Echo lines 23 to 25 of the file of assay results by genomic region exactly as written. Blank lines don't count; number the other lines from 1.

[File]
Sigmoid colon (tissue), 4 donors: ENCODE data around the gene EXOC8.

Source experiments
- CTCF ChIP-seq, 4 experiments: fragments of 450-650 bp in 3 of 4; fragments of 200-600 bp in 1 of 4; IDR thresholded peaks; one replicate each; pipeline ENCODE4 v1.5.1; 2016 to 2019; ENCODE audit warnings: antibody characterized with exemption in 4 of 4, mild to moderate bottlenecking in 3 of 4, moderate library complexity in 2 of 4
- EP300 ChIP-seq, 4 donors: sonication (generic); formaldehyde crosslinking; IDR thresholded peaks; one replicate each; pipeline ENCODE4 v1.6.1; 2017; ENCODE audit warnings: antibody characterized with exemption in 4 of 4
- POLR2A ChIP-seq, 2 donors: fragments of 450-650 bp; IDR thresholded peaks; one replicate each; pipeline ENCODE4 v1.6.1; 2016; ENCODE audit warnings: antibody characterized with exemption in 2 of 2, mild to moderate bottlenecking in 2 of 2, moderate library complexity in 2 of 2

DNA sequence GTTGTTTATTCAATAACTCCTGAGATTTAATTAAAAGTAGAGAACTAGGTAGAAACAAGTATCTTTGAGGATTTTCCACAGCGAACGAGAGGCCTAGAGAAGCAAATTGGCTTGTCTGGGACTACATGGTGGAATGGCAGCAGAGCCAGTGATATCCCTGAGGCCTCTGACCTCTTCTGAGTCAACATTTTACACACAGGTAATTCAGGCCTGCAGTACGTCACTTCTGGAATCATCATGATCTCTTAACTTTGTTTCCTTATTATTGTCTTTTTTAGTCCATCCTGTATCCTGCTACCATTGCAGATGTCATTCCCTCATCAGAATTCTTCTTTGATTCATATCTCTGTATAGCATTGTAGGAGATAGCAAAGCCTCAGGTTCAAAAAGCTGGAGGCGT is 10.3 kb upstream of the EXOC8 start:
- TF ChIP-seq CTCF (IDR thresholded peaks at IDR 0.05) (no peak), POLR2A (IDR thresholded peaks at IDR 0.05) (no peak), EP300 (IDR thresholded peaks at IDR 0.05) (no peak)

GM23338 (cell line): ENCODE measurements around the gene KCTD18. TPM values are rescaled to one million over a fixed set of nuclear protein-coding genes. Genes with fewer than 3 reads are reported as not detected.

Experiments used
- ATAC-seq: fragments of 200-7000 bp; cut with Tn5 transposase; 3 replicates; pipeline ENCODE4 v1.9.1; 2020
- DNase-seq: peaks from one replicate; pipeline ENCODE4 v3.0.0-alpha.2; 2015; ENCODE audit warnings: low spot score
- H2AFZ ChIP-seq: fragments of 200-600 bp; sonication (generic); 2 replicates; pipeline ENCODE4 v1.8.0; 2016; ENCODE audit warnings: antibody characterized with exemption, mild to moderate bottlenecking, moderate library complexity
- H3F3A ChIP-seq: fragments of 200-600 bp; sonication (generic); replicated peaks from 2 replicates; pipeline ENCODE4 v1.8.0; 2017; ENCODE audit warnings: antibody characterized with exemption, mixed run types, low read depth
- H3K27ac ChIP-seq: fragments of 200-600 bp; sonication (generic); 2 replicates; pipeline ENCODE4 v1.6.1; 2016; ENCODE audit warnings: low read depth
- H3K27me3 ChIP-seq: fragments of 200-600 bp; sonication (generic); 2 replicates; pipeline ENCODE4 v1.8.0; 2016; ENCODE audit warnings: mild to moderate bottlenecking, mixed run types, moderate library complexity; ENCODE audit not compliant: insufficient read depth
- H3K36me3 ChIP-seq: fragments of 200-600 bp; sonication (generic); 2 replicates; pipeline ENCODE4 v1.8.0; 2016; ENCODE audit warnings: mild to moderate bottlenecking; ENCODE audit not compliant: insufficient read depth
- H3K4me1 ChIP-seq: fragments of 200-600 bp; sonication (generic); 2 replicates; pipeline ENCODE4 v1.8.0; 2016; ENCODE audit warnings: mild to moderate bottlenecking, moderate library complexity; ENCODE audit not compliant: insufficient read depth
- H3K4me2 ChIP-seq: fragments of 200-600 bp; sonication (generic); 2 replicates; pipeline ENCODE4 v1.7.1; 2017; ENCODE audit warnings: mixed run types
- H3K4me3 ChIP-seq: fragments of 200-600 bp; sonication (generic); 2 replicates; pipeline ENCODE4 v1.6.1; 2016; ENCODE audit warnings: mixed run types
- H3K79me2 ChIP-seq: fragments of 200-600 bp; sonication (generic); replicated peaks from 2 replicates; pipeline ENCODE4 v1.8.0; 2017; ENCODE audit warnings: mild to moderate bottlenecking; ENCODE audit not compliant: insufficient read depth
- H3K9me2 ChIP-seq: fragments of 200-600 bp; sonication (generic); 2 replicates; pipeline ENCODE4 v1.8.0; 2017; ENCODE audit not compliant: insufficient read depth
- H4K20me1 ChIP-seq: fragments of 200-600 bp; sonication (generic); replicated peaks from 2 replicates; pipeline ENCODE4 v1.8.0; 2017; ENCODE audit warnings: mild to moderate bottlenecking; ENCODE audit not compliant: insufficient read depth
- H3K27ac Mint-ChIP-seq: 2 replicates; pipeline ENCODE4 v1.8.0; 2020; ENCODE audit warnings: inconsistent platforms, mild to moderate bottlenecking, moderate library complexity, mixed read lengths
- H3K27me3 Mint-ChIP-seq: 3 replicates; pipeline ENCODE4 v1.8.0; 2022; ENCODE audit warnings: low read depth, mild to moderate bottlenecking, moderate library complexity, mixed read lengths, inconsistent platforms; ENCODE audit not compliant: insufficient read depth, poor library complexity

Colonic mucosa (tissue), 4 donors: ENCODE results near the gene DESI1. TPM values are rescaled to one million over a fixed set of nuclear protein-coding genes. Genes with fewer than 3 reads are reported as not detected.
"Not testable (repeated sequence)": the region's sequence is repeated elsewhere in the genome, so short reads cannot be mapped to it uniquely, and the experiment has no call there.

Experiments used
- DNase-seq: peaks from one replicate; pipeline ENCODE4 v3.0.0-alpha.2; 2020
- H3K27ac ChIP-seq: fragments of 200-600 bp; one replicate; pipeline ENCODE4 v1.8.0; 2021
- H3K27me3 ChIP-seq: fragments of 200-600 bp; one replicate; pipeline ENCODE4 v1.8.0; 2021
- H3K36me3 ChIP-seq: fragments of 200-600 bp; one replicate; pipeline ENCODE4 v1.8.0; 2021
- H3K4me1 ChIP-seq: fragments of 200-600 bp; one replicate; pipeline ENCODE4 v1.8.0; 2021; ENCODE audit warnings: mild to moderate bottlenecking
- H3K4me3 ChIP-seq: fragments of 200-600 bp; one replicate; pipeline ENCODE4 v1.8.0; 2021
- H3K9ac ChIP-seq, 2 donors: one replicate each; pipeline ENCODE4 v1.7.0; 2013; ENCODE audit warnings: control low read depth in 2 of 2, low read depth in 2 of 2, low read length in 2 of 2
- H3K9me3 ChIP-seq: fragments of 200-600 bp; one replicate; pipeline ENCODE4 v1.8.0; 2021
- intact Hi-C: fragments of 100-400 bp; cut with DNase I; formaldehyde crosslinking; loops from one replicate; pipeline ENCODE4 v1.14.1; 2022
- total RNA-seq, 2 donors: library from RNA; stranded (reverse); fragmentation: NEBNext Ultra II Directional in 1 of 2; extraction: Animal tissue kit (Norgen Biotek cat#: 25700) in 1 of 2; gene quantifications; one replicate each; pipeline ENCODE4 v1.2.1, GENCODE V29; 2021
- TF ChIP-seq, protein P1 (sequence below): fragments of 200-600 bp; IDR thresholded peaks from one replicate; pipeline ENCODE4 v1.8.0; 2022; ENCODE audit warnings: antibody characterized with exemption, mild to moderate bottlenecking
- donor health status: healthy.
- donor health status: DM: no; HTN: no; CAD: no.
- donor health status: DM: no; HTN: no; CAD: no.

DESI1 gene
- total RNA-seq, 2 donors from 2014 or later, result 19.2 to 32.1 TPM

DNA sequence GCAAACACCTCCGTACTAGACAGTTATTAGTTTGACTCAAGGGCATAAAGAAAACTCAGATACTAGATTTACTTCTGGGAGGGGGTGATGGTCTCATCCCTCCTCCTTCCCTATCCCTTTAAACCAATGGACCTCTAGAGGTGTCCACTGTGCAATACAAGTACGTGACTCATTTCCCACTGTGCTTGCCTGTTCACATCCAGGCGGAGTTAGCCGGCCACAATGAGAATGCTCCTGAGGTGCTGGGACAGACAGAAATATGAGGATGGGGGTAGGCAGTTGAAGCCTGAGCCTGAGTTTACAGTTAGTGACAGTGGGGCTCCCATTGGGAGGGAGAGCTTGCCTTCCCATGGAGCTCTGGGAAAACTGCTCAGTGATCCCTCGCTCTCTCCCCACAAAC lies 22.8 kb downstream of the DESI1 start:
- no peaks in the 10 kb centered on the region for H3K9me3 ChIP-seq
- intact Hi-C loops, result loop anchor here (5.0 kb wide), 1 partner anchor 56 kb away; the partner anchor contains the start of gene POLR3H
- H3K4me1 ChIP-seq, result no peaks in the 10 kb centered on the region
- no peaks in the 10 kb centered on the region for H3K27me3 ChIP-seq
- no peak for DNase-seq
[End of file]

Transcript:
- H3K27ac Mint-ChIP-seq: 2 replicates; pipeline ENCODE4 v1.8.0; 2020; ENCODE audit warnings: inconsistent platforms, mild to moderate bottlenecking, moderate library complexity, mixed read lengths
- H3K27me3 Mint-ChIP-seq: 3 replicates; pipeline ENCODE4 v1.8.0; 2022; ENCODE audit warnings: low read depth, mild to moderate bottlenecking, moderate library complexity, mixed read lengths, inconsistent platforms; ENCODE audit not compliant: insufficient read depth, poor library complexity

Colonic mucosa (tissue), 4 donors: ENCODE results near the gene DESI1. TPM values are rescaled to one million over a fixed set of nuclear protein-coding genes. Genes with fewer than 3 reads are reported as not detected.